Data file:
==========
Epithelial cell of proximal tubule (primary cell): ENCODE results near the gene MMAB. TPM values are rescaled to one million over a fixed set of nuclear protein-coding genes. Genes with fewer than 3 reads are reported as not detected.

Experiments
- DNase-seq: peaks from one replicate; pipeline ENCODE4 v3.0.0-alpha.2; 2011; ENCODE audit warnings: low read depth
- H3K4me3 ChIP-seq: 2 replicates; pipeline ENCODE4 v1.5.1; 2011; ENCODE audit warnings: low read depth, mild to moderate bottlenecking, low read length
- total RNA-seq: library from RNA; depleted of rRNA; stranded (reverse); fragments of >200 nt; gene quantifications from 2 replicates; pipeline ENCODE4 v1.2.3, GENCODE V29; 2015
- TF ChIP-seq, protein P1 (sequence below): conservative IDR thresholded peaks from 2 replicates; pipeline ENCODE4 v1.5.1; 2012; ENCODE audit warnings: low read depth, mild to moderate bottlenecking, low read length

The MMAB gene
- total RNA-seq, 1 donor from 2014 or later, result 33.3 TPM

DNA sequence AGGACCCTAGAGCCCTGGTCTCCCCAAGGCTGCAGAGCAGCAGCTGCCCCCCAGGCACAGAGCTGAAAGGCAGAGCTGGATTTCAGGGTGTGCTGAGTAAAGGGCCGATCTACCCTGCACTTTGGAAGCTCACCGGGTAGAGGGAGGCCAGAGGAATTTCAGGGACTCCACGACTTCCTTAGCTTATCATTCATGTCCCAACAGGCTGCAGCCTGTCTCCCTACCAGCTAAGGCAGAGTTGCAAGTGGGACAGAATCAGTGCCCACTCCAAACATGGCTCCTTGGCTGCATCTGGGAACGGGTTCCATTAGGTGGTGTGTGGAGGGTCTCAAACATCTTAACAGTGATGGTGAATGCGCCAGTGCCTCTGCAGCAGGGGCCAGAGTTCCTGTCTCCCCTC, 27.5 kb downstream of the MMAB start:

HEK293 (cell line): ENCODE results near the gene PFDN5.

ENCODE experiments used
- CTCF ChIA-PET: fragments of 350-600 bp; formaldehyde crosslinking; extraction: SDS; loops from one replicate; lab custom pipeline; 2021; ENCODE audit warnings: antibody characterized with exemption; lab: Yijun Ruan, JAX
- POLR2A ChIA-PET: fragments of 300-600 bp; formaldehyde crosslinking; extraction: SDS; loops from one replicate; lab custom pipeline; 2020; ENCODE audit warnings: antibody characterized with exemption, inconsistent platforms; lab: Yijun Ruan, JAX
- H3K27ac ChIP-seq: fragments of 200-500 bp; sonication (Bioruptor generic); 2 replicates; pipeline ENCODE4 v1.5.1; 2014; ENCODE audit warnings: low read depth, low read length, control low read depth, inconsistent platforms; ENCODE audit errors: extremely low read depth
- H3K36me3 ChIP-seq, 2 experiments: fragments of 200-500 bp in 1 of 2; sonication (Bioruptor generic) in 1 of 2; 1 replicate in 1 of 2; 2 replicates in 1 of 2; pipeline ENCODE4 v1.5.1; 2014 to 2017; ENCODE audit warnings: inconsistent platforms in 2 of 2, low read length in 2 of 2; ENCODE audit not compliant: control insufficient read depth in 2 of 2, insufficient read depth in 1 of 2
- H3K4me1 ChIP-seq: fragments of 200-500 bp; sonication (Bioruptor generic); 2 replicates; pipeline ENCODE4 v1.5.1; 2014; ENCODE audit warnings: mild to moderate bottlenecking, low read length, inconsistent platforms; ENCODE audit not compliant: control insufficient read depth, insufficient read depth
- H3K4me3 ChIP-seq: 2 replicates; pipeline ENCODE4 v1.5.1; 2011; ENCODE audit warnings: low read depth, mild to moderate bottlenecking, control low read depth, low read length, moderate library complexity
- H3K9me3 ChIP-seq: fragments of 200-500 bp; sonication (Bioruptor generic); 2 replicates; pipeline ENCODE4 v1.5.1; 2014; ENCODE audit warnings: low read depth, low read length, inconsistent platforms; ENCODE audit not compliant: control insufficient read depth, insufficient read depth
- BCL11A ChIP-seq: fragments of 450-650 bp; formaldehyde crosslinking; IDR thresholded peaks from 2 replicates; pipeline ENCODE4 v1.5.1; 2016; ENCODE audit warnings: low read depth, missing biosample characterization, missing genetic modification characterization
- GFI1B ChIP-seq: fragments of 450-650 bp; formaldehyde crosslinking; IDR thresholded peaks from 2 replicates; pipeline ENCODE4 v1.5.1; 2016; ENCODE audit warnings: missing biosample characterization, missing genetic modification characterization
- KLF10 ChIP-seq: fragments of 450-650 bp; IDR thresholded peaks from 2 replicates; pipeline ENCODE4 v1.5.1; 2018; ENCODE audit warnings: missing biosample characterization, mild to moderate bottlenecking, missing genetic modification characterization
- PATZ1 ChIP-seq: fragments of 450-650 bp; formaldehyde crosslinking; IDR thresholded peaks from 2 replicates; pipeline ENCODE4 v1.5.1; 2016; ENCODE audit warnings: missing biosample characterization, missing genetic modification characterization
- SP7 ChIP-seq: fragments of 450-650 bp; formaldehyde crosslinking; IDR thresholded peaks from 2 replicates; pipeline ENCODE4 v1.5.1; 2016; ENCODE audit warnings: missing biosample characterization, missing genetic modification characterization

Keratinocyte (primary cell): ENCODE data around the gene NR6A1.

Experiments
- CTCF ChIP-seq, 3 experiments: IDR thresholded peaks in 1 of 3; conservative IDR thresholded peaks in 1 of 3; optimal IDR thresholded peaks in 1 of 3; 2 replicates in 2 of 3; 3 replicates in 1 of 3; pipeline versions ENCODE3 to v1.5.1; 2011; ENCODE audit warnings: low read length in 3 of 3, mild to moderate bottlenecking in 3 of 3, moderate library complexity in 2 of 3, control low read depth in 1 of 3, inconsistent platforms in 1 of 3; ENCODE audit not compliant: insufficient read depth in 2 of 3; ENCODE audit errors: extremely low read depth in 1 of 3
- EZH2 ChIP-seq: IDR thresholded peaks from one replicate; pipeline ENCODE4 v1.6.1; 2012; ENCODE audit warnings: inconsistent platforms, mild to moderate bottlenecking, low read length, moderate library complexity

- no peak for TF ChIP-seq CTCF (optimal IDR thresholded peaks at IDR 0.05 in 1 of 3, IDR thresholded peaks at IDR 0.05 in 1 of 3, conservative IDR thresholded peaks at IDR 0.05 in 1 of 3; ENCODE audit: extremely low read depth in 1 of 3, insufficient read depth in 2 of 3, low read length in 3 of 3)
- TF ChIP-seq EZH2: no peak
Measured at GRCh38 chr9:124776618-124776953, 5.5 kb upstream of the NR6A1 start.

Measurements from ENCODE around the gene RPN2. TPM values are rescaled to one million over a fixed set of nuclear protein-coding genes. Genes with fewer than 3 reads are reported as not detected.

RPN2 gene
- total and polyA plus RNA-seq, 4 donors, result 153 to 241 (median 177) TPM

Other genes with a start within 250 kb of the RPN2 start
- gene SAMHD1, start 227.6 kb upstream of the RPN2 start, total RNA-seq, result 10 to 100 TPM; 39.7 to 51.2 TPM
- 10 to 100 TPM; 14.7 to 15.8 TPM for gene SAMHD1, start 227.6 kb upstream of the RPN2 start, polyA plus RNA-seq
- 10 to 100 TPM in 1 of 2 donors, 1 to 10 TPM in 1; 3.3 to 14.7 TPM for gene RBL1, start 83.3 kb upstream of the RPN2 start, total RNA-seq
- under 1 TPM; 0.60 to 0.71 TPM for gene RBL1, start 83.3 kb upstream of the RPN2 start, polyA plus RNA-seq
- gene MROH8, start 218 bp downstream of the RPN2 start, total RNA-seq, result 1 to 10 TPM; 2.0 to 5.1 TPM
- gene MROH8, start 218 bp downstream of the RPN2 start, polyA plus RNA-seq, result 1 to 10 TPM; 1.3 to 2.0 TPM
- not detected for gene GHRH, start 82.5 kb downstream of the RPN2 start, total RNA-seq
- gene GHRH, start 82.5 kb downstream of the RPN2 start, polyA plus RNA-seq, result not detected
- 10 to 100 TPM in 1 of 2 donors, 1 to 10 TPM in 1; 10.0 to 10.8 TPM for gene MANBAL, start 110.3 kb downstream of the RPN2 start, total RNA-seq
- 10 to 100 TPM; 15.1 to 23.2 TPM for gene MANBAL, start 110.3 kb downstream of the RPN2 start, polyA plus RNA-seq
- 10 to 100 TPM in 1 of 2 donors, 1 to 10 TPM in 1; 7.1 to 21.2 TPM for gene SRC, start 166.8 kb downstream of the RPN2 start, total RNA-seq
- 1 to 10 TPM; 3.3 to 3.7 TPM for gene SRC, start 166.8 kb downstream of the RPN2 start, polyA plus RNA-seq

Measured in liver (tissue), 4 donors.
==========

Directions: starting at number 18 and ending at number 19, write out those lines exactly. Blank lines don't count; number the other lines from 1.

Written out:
- H3K9me3 ChIP-seq: fragments of 200-500 bp; sonication (Bioruptor generic); 2 replicates; pipeline ENCODE4 v1.5.1; 2014; ENCODE audit warnings: low read depth, low read length, inconsistent platforms; ENCODE audit not compliant: control insufficient read depth, insufficient read depth
- BCL11A ChIP-seq: fragments of 450-650 bp; formaldehyde crosslinking; IDR thresholded peaks from 2 replicates; pipeline ENCODE4 v1.5.1; 2016; ENCODE audit warnings: low read depth, missing biosample characterization, missing genetic modification characterization